- Just under a year ago, when copying files to or from these disks it would take three or more times as long as it did when copying those same files between non Seagate drives with similar specifications (3TB, 7200 RPM, 64 MB cache, RAID 1, same Motherboard).
- Event log showed a bunch of timeouts being reported out of the port to which one of these drives was connected. My initial thought was fragmentation, so I proceeded with a defrag which took about a day to complete (because of the timeouts). This seemed to fix the problem for a while.
- Not long after, the timeouts came back. So I decided to leave static data on them.
- Late last week I decided to pull one of the drives and run tests on it, including SeaTools from Seagate. For starters CrystalDiskInfo showed a caution warning related to Uncorrectable sector count. So I tried Seagate tools and it couldn't complete the tests. I tried chkdsk and that too failed.
- After backing up the data to a different Raid 1 array, I pulled the second drive and it had the same issues.
- Furthermore, three of the files I had on this disk were unrecoverable. As soon as the OS tried to read them the OS would disconnect the hard drive. I'm thinking those files were sitting on the bad sectors. Not a huge loss since I was able to recover the files from offline storage.
Other Thoughts: This is an update to a prior review I had done of this product (February of 2014). My original review was two months after purchase. Both drives were working fine and were fast. Over a year has passed and these drives are on the verge of complete failure, so I've taken them out of service and I'm sending them back to Seagate.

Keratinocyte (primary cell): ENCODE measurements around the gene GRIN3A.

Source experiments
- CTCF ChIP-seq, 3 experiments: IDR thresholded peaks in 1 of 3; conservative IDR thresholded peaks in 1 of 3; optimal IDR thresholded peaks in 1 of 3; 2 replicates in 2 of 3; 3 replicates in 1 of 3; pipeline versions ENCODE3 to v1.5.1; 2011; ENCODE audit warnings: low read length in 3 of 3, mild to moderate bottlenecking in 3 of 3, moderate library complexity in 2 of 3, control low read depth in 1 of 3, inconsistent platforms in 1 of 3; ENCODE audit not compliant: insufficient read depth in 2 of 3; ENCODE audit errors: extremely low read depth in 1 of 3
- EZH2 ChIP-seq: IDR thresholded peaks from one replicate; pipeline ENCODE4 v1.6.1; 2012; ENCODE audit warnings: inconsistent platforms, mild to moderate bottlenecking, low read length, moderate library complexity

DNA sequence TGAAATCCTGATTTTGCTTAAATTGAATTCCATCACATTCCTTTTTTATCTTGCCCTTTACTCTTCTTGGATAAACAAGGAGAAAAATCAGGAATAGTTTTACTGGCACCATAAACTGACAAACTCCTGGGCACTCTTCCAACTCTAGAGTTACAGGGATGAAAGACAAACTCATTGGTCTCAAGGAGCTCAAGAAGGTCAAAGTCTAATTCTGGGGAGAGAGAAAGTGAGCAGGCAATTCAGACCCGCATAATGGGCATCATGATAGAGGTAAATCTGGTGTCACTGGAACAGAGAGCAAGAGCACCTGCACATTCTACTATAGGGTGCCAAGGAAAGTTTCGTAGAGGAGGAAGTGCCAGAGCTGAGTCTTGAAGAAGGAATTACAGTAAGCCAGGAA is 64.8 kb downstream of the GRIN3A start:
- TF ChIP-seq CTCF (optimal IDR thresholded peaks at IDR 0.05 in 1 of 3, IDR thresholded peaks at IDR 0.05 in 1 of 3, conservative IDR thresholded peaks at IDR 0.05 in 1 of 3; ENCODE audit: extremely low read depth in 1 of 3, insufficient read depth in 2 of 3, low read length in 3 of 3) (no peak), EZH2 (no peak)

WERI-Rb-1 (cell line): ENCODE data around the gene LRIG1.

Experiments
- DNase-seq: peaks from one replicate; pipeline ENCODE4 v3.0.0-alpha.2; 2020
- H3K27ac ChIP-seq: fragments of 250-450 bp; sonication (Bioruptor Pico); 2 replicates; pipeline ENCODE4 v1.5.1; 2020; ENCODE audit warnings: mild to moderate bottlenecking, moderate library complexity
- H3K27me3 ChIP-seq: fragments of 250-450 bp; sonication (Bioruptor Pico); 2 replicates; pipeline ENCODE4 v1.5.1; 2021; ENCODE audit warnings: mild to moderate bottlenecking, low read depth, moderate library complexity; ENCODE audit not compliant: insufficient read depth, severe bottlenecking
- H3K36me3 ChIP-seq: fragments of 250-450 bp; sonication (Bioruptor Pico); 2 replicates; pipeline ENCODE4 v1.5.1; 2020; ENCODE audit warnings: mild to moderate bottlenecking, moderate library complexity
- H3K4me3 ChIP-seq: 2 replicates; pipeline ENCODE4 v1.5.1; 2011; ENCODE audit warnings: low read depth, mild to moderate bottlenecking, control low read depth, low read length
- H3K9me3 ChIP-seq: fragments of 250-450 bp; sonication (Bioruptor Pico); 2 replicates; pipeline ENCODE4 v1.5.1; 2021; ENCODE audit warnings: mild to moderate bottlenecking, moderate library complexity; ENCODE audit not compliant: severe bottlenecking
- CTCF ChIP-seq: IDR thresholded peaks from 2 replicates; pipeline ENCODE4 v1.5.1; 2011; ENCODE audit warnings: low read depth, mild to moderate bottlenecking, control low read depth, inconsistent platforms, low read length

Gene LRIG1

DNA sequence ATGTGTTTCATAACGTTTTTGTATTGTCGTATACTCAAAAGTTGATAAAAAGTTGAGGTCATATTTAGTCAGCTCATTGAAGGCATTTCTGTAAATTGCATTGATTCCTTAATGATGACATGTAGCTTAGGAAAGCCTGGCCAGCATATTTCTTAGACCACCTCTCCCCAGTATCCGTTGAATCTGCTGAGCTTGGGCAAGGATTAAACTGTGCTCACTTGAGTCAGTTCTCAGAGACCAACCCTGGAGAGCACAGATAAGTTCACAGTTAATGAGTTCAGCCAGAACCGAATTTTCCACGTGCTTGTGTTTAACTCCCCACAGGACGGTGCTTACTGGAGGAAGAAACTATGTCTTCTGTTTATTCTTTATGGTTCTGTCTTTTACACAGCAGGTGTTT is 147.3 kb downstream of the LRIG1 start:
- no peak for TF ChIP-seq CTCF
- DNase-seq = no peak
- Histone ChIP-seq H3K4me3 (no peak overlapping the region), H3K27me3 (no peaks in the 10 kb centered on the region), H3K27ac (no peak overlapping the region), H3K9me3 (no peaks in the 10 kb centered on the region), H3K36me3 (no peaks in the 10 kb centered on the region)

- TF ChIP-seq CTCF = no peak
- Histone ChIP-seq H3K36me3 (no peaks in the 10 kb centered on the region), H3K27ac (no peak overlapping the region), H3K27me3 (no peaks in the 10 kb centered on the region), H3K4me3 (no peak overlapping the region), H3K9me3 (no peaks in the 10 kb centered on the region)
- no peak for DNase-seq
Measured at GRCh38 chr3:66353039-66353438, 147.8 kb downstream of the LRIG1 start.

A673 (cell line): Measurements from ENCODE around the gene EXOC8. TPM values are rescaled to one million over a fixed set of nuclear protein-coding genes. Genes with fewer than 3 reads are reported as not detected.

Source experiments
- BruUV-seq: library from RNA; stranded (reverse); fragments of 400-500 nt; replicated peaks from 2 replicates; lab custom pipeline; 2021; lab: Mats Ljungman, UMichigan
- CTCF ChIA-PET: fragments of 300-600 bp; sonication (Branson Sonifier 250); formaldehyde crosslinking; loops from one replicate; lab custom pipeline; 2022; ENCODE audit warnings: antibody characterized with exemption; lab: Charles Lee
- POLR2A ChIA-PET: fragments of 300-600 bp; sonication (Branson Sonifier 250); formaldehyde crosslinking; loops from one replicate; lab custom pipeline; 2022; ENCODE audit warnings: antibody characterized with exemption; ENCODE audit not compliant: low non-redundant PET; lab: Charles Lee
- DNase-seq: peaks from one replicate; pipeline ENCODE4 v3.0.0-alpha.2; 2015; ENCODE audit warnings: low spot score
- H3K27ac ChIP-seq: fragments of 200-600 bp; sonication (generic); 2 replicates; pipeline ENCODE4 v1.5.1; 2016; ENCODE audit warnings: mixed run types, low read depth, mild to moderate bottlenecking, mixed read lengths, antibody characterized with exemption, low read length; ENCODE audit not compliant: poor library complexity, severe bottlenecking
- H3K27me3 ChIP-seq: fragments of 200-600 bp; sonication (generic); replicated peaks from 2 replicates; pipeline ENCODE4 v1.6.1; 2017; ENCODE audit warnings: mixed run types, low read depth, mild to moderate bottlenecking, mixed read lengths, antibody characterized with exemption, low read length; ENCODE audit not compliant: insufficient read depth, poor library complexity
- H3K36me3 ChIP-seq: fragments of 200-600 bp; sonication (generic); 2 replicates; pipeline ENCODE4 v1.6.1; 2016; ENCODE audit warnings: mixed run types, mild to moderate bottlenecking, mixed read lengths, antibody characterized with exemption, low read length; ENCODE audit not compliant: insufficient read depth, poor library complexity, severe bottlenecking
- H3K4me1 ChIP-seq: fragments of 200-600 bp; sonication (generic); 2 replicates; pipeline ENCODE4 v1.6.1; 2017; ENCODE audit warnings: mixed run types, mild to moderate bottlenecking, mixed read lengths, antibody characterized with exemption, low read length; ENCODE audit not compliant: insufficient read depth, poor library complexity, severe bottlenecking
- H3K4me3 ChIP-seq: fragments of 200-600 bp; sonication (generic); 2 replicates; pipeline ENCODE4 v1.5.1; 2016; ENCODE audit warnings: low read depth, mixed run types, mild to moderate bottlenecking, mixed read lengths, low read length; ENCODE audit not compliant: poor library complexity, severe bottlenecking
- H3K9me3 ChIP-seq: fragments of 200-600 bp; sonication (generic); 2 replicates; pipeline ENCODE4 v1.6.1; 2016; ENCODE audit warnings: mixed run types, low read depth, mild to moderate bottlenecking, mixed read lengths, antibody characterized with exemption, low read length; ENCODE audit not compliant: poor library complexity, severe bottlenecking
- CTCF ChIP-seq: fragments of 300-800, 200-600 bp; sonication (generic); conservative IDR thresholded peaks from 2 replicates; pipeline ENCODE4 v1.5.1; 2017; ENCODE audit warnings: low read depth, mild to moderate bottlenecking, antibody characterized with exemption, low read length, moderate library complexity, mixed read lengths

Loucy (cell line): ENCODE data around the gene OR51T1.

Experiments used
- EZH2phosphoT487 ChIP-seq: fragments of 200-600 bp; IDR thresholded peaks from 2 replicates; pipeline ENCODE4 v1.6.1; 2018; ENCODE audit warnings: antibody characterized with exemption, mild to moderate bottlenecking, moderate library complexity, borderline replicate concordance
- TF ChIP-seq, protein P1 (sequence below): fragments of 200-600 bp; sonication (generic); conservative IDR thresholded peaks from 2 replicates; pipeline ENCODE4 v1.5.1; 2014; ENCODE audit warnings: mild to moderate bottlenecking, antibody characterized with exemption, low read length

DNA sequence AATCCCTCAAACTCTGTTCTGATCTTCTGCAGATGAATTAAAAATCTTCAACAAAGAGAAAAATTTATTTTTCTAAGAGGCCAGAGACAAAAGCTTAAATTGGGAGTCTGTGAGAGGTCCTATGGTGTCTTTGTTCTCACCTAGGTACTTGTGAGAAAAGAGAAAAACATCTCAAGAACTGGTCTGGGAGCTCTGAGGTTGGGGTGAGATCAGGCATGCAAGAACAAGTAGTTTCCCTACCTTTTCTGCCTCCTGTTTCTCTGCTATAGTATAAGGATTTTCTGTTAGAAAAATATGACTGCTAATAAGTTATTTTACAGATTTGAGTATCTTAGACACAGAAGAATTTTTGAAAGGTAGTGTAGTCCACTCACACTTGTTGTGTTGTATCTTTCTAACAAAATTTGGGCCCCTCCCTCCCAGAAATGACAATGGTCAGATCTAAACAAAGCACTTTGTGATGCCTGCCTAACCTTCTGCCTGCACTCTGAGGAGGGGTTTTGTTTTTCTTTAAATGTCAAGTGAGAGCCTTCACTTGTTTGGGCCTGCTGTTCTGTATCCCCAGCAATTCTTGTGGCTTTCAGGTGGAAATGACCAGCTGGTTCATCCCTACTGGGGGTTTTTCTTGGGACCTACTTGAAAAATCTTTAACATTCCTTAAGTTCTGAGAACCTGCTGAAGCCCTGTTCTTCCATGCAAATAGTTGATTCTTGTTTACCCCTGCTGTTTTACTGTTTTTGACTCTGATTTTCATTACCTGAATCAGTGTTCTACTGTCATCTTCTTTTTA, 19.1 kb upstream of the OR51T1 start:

These drives are cheaper for a reason. Stay away from them.
Pros: Still one of the fastest 128GB SSDs on the market today.
Sequential read speeds top out at about 530 to 540 MB/s.
Sequential write speeds top out at 370 to 380 MB/s.
Smaller 128 GB SSDs have less channels in use as opposed to their 256 GB and 512 GB counter parts. Thus their write speeds top out at lower speeds.
5 year warranty.
These Samsung SSDs are unaffected by whether the data is compressible or not.
This SSD is installed on a laptop and it is the only storage device. Even so it is wearing at a more than acceptable rate. Thus far it has written about 1TB and the wear indicator is at 14 (maximum number of writes to the NAND blocks). Per those numbers, I estimate the SSD should be good for about 214,285 GB before it reaches the 3000 maximum P/E cycles (give or take a few GB).
Other Thoughts: I bought the Samsung 840 Pro SSD for my wife's Sony Vaio laptop. Installation was as easy as taking the HDD cover off the laptop, pulling the mechanical SSD out and installing the 840 Pro in. That's it (well, had to install the OS afterwards of course).
The laptop was already fast (i7 Sandybridge and 8GB of RAM), but this SSD takes it to an entirely new level. Consider that many laptops come equipped with slower 5400 RPM drives.
Yes, 128 GB is not much by today's standards. However, we have a home file and media server were we keep all of our files, so the laptop's SSD only has to have enough space for OS, Programs and caching.
After almost a year of envying this SSD's speed, I bought two Samsungs 840 Pro 256 GB and installed them on my work and gaming rig. I'm getting over 1 GB/s read and write speeds! (core i7-4770K on Gigabyte Z87X-UD5H mobo).